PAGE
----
“Impossible is an opinion not a fact,” says Cameron Clapp. These are words of epic meaning coming from a young man who became a triple amputee at the age of 15. One late night in September of 2001, disheartened by the tragic events of 9/11, Cameron was walking along the train tracks near his home in Pismo Beach, California. He fell asleep on the tracks and when he awoke in the hospital several days later, three limbs were missing. He had lost both his legs above the knees and his right arm just below his shoulder.
As tragic as it sounds, Cameron didn’t give up. He lived up to his words and learned to use prosthetics in place of his missing limbs. He attributes his success to several factors. First and foremost was, and still is, his incredible support system. “My family and friends are what helped me get through those first harrowing weeks and months. They still help me.”
His advice to new patients: “Surround yourself with good people… good doctors, therapists, family and friends. Set reachable goals, work hard and maintain a good attitude.”
Now 23, Cameron epitomizes the ultimate California dude. His tousled blonde hair and easy conversation engages people of all ages. He willingly talks about his accident and using prosthetics. As an ACA Certified Peer Visitor he spends time mentoring other amputees and helping to show them what is possible in their lives. “It’s all about attitude,” says Cameron. “Be determined and ambitious; you have to want to do something about your situation. Accept that your body is different. The sooner you accept your new body image, the sooner you will move on with your life.”
Cameron believes that staying active is critical to a successful outcome; a belief he whole-heartedly pursues. From running to swimming to cooking, Cameron’s activities are numerous and diverse. He’s even added acting to the list of things he enjoys. To date he has appeared in the HBO series “Carnivale” and the NBC comedy “My Name is Earl” and later this year he’ll have a major role in the motion picture Stop Loss.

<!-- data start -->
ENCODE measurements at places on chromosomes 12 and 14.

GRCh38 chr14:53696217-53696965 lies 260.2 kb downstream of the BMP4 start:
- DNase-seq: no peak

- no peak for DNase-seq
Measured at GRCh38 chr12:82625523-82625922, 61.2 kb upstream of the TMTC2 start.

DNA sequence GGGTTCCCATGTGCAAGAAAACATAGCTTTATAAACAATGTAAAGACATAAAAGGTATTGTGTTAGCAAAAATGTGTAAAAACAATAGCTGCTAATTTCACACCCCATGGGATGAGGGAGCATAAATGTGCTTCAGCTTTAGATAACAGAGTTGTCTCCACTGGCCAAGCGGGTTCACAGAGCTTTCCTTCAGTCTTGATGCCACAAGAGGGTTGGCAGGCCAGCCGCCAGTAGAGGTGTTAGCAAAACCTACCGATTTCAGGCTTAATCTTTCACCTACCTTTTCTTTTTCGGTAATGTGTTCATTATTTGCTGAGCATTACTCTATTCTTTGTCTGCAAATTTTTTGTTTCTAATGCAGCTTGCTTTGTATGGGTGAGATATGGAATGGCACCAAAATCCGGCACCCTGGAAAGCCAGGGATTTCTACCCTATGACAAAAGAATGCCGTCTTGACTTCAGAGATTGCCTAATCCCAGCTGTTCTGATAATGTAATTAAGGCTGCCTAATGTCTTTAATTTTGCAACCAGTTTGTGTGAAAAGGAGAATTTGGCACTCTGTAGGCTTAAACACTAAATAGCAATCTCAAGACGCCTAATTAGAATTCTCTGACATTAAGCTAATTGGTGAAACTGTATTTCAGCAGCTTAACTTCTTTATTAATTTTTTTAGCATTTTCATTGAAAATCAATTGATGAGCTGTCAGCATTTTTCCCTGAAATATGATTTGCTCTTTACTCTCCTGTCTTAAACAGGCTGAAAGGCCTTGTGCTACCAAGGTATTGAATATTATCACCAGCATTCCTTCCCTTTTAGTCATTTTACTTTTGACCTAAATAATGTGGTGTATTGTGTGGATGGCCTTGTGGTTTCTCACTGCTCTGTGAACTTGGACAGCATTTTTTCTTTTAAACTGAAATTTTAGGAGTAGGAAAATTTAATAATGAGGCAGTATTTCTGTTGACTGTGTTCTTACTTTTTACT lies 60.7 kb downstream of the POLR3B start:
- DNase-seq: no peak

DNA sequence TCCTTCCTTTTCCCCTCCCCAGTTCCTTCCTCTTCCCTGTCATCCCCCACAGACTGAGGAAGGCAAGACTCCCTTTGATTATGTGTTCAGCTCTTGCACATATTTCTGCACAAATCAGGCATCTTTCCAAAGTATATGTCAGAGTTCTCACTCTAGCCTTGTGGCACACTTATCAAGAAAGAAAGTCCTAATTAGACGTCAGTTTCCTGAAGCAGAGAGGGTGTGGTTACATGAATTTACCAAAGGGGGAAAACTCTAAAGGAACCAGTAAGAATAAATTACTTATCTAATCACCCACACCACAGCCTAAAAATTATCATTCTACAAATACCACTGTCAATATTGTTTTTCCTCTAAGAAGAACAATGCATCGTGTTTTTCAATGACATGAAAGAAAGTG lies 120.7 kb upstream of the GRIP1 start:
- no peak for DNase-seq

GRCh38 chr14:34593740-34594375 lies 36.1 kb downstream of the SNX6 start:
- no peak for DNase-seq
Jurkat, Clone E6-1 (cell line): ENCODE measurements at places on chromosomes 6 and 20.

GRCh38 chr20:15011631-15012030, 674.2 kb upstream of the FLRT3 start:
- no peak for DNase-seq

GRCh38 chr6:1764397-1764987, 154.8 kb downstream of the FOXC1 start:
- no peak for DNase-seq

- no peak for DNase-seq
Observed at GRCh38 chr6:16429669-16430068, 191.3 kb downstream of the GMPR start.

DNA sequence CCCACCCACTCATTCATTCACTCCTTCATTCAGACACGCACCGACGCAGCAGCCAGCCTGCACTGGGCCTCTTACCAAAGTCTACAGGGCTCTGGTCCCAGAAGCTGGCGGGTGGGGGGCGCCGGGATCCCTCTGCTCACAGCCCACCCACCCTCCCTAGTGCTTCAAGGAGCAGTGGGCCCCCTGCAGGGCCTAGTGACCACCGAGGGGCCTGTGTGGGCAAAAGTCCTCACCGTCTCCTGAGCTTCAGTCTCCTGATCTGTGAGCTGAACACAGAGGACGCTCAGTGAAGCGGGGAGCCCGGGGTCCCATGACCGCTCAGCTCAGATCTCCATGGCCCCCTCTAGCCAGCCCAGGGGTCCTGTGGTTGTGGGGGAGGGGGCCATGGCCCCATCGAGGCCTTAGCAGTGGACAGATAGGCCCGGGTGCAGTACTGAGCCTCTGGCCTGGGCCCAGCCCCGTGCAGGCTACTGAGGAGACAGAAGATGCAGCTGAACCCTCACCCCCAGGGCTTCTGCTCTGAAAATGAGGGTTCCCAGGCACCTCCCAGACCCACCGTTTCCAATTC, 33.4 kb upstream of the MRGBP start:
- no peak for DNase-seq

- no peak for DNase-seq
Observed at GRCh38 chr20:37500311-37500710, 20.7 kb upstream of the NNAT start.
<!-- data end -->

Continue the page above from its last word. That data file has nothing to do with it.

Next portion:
“Many of the activities that I love to do would not be possible without prosthetics,” notes Cameron. “Prosthetics enable a person to pursue the things that make their life richer.”
Cameron has been invited to demonstrate his skills to wounded service members that have lost limbs in the recent conflicts in Iraq and Afghanistan, “Helping the soldiers is one of my most fulfilling things I have gotten to do. It’s tough for them, coming home from the war without an arm or leg, or both. I talk to them and show them that life is not over. I want them to see me and know that they can have a very productive, fulfilling life, too.”
Each summer Cameron attends Camp No Limits, a camp for children struggling with limb loss. He physically demonstrates what is possible. He gives them hope. “This camp helps these kids learn how to use prosthetics properly. It helps build character and confidence,” says Cameron. “The spirit, enthusiasm and determination of these kids is phenomenal. They help me just as much as I help them. It’s a privilege to be in their presence.”
Cameron’s achievements have not gone unnoticed. In 2005 he was nominated and honored with the prestigious Shining Star award, an award that recognizes the achievements of an outstanding person with a disability. Other notable recipients of the award include Christopher Reeve and Ray Charles.
Cameron currently lives in California. As if he’s not busy enough, he wants to learn to kayak, go back to college, continue with motivational speaking and acting, and eventually become a prosthetist, or maybe a foreign diplomat.
His mantra certainly rings true: “Impossible is an opinion, not a fact.”
For more information about Cameron you can visit his website at www.cameronclapp.com